Some days, exercise is a pleasure. I feel as though I could go on forever. The temperature is perfect, there’s a light breeze, I’m able to ignore all thoughts of what I need to do when I get back home. But other days, I have to admit, it takes an act of the will to keep going for the time or distance I’ve set out to cover.
Here’s where straight lines and circles come in. Geometry matters. Long lines are better than short ones, and big circles are better than small ones.
I have always pretty much lived in the country. (I know I lived in Aubrey, but as you could sneeze while driving through and miss the whole town, it does not negate the preceding statement.) Living in rural areas is not a bad thing, but if you run or walk for exercise, a lot of the time you end up running in straight lines instead of circles. You choose a point, put one foot in front of the other until you get there, and then turn around and go back to the starting point. This works well for relatively short distances. If you can force yourself to the mid-point, you have no choice but to complete the distance if you want to get back home.
Now, if you want to do some long distance running, you can stick with the same route and just repeat it a few times, but believe me, unless you have lots of will power, it doesn’t work. Every time you return to the starting point, which is usually your own driveway, a little devil on your left shoulder reminds you that you could quit RIGHT NOW. I think it would be the same for me to try to do long distance running on a track—with every loop I’d be fighting the urge to quit. Short lines and small circles just don’t work for me.
Back when I was doing some long distance running, I’d often have my husband drive me a certain distance from the house and let me out. Then I had no choice but to run all the way home, one long straight line. It was planning versus will power.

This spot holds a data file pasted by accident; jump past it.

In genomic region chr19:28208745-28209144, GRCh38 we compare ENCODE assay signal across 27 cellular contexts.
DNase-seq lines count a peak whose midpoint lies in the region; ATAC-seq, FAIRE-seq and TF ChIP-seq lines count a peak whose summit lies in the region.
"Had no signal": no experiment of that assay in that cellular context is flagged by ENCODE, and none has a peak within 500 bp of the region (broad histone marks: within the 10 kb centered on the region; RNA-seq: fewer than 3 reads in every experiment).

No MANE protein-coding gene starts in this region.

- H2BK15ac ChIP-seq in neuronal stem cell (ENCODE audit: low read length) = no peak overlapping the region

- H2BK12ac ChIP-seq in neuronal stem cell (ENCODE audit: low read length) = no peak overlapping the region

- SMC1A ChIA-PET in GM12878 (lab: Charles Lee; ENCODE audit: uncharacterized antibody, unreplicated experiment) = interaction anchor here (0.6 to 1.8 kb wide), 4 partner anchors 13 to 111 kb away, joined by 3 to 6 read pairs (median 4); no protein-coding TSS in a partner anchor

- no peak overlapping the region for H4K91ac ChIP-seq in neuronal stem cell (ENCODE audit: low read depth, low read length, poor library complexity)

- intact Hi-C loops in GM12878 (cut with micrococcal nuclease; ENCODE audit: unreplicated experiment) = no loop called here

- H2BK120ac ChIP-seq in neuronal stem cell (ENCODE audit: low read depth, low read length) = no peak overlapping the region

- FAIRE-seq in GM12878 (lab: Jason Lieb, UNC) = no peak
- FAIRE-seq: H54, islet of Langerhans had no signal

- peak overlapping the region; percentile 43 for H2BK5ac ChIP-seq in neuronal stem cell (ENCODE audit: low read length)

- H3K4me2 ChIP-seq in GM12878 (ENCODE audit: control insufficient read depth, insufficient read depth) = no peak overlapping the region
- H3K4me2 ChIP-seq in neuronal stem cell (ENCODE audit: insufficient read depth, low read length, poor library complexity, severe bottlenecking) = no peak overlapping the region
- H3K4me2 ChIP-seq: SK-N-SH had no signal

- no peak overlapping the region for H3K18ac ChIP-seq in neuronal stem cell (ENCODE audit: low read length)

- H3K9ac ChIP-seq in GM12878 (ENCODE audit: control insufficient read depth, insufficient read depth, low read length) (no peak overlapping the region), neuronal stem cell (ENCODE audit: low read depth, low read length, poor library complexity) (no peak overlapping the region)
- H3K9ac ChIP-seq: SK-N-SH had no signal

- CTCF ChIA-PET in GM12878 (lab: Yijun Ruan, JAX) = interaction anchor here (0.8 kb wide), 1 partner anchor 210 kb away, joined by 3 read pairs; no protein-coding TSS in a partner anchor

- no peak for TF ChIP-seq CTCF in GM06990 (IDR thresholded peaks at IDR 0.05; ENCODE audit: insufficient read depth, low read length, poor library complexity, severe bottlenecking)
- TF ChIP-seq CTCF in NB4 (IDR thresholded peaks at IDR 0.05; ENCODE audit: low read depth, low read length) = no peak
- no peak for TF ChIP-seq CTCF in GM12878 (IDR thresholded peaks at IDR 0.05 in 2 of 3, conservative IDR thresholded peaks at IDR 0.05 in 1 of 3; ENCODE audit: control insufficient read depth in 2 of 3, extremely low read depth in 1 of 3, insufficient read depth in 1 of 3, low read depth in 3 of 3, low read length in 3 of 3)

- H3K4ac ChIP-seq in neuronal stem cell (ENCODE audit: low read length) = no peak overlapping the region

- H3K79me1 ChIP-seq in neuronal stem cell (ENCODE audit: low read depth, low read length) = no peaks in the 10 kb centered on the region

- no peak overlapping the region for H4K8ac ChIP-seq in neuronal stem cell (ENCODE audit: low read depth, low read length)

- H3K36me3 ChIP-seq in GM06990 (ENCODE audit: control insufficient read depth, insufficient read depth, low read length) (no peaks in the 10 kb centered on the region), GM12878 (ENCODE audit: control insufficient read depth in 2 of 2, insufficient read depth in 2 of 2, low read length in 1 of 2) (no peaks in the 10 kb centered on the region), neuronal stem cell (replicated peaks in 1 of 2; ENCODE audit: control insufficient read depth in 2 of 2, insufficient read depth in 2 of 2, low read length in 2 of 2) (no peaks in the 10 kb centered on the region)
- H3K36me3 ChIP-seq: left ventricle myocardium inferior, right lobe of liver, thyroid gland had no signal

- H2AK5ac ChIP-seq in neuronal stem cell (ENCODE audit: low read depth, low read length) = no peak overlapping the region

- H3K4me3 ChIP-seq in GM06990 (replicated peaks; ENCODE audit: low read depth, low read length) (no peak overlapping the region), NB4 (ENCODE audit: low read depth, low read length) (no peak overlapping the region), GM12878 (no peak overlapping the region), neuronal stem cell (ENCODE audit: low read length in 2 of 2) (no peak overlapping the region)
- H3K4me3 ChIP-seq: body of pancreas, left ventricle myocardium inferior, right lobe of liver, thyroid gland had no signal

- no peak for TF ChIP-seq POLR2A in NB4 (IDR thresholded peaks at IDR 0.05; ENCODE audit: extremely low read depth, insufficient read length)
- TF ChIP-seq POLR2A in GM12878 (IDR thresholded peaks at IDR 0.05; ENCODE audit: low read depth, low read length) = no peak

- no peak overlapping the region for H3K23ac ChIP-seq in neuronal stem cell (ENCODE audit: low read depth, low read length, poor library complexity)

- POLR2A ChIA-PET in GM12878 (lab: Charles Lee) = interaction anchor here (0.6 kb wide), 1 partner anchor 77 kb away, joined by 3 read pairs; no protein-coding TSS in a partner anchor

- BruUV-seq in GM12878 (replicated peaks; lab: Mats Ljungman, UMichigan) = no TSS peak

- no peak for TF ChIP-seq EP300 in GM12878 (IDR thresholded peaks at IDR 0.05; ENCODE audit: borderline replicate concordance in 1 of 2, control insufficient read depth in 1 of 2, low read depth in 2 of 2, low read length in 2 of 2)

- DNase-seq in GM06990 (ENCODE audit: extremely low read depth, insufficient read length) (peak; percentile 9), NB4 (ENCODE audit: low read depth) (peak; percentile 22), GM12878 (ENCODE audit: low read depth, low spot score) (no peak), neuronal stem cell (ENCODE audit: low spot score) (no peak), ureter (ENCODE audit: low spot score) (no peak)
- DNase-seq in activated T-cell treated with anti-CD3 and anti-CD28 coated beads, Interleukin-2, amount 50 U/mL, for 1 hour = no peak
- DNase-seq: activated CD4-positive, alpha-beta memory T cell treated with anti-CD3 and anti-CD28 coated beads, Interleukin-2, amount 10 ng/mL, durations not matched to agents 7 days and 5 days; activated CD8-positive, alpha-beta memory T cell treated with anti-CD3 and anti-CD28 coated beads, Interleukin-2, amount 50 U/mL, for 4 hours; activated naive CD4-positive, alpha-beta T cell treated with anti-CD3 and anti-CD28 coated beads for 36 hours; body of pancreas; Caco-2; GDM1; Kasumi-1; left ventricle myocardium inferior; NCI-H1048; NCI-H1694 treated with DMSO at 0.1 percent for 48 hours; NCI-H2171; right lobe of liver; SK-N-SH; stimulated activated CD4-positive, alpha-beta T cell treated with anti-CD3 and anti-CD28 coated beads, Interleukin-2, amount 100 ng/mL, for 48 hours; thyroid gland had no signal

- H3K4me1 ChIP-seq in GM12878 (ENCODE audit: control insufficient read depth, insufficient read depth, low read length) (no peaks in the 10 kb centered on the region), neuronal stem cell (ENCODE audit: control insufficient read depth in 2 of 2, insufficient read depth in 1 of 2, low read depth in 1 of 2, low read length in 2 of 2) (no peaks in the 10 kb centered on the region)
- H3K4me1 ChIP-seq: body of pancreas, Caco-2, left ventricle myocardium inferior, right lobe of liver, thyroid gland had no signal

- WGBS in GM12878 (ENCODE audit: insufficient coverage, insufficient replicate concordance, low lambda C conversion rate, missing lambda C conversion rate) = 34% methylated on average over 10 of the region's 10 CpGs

Last year, for the first time in my life, I lived in a city—Oxford, Mississippi, a beautiful place for walkers and joggers. While there, I ran circles. I’d step out the front door, choose a direction, and make a huge somewhat-circle, a different one almost every day. Up and down hills, around the courthouse square, past City Grocery, by Bottletree Bakery. Down Lamar, past the huge gothic-looking house that was the inspiration for Faulkner’s “A Rose for Emily,” and on by his home, Rowan Oak. Through tree-lined streets, admiring the leaves in the fall, the azaleas in the spring, the beautiful old houses on every side. Up the steps at the Ford Center, through the Grove, past the library, by the big fountain.
Many days, because it was just across the street from where I lived, I’d begin with a jog through the hills of St. Peter’s Cemetery, where Faulkner is buried. Early one morning, after making it to the top of the hill, I saw three really big guys standing ahead of me on the paved cemetery path, blocking the exit, looking like they were waiting for me. I was a little wary, but I slowed down when they said, “Excuse me, ma’am. Do you know where William Faulkner is?” I smiled, directed them to the bottom of the hill and a few yards to their right, and continued along my circular way.